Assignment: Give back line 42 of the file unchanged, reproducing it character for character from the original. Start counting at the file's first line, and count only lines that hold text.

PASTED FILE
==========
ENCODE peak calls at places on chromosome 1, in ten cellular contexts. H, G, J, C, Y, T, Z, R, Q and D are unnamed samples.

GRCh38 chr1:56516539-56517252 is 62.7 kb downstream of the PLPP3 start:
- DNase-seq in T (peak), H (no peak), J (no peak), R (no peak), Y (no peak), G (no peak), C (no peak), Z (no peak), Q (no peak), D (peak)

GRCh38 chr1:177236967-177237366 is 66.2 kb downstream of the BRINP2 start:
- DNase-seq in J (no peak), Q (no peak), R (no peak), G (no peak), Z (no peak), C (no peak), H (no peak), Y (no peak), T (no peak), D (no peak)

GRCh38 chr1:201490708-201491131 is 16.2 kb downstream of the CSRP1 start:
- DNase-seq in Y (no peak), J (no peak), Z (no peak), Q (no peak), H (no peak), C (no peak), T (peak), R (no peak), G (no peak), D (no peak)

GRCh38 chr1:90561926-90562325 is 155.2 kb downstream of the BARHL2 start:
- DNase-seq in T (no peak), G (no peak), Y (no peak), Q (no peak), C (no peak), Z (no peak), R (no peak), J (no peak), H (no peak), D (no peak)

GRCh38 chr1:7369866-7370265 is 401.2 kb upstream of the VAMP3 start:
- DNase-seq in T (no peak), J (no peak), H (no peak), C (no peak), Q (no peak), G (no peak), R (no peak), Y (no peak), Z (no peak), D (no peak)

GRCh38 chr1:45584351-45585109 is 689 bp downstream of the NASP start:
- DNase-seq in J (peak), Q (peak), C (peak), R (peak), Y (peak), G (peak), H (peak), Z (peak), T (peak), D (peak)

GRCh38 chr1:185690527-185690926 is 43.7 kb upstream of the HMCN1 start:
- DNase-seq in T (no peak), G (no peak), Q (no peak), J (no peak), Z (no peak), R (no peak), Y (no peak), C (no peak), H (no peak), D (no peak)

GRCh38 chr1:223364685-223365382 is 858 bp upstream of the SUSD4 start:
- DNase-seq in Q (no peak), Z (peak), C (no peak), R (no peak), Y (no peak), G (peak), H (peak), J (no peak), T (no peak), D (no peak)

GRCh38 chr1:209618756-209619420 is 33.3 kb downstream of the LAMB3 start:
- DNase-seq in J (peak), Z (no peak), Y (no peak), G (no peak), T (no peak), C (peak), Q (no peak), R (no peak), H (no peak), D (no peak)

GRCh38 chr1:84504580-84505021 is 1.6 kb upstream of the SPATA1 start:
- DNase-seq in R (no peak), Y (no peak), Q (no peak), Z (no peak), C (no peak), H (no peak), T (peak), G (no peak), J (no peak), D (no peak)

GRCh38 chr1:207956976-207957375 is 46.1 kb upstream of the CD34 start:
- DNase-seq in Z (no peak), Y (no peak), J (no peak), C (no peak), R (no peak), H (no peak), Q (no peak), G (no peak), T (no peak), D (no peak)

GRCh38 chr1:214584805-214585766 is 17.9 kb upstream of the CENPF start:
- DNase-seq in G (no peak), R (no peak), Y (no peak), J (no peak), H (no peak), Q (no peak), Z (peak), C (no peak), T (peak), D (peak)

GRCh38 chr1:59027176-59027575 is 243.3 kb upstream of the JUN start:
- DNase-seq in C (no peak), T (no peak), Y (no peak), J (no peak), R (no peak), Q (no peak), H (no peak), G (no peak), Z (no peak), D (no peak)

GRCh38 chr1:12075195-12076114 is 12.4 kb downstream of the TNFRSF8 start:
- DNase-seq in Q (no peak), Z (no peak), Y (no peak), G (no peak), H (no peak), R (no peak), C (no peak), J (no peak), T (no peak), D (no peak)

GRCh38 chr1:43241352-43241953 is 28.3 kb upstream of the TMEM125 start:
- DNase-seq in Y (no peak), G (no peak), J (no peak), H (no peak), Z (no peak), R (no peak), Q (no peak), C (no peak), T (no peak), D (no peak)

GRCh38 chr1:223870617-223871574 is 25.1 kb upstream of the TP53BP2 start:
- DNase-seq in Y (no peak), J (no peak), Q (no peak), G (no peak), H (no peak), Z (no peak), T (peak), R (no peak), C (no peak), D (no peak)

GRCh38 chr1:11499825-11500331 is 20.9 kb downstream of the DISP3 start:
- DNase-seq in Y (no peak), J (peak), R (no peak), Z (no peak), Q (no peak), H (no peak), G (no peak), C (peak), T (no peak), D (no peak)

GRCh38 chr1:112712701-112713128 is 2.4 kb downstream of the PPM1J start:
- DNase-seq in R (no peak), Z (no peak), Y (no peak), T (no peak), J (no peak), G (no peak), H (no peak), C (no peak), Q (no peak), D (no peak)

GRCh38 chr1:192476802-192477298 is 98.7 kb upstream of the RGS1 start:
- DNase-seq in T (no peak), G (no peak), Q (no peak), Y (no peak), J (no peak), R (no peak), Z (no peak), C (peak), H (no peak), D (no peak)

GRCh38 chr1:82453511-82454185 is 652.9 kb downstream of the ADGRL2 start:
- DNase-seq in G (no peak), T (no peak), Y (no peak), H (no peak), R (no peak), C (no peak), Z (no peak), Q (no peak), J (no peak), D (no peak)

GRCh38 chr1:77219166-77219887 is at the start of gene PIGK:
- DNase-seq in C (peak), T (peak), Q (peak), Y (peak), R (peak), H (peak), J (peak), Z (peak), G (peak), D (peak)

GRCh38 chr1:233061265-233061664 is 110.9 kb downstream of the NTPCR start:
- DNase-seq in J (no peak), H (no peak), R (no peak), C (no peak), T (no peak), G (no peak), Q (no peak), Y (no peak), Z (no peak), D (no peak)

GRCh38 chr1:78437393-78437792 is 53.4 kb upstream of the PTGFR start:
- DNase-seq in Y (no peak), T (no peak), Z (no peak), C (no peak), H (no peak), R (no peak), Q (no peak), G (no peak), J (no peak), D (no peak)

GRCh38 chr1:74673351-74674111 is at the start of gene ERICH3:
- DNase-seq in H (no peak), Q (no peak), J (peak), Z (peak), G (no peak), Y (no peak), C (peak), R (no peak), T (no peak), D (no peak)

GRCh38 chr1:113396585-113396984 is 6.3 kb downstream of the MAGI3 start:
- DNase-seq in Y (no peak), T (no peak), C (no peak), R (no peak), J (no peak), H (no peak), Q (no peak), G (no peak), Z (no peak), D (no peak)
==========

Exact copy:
GRCh38 chr1:77219166-77219887 is at the start of gene PIGK: